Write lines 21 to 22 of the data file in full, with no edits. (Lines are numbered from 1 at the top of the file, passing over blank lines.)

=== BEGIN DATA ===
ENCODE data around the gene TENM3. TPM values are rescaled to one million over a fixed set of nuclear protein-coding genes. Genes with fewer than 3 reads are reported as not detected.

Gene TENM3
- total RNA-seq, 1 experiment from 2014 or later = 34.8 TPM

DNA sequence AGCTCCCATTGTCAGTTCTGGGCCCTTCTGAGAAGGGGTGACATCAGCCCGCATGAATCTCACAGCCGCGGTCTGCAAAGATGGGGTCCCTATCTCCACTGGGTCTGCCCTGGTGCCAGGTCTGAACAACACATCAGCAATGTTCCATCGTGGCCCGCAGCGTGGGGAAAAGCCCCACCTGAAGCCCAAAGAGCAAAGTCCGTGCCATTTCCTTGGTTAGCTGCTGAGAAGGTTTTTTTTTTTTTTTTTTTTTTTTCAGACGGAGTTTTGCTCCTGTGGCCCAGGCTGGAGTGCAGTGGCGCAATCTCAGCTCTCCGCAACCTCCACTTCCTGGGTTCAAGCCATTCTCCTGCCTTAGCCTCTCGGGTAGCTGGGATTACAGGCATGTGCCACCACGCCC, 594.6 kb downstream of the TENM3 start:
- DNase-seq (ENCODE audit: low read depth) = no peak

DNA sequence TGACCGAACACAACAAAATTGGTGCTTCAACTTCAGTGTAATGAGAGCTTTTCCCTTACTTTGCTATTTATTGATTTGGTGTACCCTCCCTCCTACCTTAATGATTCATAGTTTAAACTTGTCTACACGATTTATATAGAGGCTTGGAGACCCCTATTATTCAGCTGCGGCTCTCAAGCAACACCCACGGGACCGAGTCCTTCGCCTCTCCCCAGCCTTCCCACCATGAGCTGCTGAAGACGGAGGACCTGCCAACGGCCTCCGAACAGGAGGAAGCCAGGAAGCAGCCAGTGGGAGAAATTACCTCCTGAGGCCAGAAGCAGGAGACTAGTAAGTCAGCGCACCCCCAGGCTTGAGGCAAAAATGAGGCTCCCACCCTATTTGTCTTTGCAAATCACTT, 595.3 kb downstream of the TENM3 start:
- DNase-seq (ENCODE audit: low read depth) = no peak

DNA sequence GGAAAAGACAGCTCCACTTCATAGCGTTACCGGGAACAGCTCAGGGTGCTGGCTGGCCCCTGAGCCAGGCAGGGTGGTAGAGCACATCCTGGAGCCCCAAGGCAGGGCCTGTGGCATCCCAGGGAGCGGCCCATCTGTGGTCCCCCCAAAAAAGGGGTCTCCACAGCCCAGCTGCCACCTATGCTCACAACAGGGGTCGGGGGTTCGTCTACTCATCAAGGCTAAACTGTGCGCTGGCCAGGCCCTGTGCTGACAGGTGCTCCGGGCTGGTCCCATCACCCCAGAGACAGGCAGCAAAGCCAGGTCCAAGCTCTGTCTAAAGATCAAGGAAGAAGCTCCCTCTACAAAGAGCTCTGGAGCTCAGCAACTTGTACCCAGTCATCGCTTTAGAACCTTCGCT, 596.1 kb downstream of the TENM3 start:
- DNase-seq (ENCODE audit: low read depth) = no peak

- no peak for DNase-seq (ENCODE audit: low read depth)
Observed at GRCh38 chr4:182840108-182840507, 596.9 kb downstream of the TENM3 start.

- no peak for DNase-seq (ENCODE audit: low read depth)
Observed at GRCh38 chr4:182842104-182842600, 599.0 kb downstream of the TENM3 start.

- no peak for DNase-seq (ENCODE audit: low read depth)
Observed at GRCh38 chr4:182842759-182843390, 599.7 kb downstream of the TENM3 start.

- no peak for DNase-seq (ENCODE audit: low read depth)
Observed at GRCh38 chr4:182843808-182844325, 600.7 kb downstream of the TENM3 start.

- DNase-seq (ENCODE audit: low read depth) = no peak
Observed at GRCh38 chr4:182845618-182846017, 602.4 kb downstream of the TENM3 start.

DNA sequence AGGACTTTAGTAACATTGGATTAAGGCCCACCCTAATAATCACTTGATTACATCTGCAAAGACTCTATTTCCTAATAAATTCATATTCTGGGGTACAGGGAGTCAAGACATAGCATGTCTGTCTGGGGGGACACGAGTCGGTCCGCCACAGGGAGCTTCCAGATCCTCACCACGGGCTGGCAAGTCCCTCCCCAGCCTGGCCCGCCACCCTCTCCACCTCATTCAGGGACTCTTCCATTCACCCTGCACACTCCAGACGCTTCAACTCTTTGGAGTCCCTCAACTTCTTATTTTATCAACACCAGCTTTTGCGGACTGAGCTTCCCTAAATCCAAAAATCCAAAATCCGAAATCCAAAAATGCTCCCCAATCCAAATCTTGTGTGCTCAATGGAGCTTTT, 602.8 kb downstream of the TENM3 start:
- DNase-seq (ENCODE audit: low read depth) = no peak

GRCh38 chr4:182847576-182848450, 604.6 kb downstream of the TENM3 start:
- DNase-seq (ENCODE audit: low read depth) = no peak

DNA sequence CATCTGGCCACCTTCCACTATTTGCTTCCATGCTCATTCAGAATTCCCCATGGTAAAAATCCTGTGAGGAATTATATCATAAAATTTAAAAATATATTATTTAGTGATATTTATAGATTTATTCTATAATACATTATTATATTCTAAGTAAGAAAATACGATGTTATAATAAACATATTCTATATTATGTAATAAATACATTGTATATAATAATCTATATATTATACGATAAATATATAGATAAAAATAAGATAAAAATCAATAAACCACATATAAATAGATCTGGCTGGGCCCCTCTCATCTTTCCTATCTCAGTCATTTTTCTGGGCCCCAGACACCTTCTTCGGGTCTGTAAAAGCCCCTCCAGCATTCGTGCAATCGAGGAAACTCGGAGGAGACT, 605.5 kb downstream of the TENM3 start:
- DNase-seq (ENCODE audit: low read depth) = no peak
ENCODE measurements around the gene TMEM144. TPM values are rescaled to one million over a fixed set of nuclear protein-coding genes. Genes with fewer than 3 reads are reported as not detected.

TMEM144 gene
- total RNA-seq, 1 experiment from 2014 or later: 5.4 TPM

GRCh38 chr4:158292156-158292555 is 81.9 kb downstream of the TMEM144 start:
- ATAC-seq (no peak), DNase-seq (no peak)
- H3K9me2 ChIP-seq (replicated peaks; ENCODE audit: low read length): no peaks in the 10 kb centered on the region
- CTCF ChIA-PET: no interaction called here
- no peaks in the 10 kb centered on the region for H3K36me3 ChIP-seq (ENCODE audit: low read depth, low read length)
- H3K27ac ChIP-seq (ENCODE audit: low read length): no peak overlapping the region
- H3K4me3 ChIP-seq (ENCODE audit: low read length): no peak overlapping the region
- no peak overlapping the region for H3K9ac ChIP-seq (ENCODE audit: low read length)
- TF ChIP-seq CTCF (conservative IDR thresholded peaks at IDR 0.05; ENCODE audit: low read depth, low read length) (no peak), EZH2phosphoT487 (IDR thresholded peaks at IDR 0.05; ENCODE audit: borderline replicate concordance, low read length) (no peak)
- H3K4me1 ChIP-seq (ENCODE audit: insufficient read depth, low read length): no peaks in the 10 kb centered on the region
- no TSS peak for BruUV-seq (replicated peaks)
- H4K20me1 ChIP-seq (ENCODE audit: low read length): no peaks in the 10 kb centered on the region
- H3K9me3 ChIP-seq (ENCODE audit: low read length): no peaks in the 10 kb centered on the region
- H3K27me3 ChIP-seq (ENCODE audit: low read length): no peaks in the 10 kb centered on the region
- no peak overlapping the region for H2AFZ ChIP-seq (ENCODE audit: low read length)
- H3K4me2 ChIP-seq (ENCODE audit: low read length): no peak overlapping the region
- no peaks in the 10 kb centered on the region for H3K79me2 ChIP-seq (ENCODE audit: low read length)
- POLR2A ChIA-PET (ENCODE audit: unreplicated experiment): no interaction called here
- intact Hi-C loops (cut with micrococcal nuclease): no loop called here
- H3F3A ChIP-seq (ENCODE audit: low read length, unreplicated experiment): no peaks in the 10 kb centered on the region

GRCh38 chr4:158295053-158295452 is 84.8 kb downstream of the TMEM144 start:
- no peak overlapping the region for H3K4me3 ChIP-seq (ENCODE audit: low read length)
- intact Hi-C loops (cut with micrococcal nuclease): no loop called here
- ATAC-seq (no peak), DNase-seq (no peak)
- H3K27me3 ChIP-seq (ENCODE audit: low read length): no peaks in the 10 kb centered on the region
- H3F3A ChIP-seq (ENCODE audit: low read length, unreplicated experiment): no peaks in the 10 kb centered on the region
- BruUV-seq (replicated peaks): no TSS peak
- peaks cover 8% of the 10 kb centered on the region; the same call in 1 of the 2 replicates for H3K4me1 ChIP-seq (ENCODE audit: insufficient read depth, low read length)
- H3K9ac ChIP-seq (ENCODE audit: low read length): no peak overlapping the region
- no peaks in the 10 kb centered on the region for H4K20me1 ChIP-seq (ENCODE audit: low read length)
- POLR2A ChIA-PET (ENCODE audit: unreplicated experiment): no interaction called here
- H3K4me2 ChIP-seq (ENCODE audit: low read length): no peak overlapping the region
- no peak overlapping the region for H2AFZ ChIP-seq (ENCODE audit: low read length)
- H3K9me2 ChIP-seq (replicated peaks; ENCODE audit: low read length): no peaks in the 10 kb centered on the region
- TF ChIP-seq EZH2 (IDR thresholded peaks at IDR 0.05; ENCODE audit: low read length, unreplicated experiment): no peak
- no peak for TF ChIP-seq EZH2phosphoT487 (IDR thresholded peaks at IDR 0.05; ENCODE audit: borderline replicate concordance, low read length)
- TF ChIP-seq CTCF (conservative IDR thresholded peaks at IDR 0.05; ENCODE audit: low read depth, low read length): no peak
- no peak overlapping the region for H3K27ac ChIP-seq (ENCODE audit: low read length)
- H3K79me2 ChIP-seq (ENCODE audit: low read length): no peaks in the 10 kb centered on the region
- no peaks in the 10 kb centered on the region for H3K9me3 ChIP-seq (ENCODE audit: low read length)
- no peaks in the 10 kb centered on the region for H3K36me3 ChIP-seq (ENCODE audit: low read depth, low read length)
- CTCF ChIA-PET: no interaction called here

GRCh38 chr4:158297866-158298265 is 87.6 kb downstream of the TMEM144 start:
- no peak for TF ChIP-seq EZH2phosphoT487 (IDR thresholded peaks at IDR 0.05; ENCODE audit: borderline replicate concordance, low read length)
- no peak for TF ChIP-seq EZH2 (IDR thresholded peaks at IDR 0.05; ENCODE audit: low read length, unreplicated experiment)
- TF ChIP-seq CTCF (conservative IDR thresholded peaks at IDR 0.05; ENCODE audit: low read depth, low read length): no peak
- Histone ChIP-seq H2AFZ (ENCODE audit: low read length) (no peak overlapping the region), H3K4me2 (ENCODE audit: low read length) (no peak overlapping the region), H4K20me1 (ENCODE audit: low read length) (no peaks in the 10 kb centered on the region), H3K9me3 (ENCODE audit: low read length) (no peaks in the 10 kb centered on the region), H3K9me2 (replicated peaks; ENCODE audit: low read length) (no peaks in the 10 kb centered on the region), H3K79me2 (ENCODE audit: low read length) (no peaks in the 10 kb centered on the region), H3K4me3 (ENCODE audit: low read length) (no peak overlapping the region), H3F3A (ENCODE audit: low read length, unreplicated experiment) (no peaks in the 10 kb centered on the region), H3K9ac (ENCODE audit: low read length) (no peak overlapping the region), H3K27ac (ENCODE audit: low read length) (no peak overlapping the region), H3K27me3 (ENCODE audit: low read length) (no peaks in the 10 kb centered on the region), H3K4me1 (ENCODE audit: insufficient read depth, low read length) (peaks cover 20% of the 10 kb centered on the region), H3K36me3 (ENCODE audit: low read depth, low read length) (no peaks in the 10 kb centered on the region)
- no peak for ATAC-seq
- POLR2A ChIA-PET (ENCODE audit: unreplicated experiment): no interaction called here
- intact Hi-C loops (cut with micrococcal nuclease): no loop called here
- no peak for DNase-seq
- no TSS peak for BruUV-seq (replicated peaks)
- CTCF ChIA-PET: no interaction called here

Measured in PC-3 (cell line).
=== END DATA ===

- DNase-seq (ENCODE audit: low read depth) = no peak

GRCh38 chr4:182847576-182848450, 604.6 kb downstream of the TENM3 start: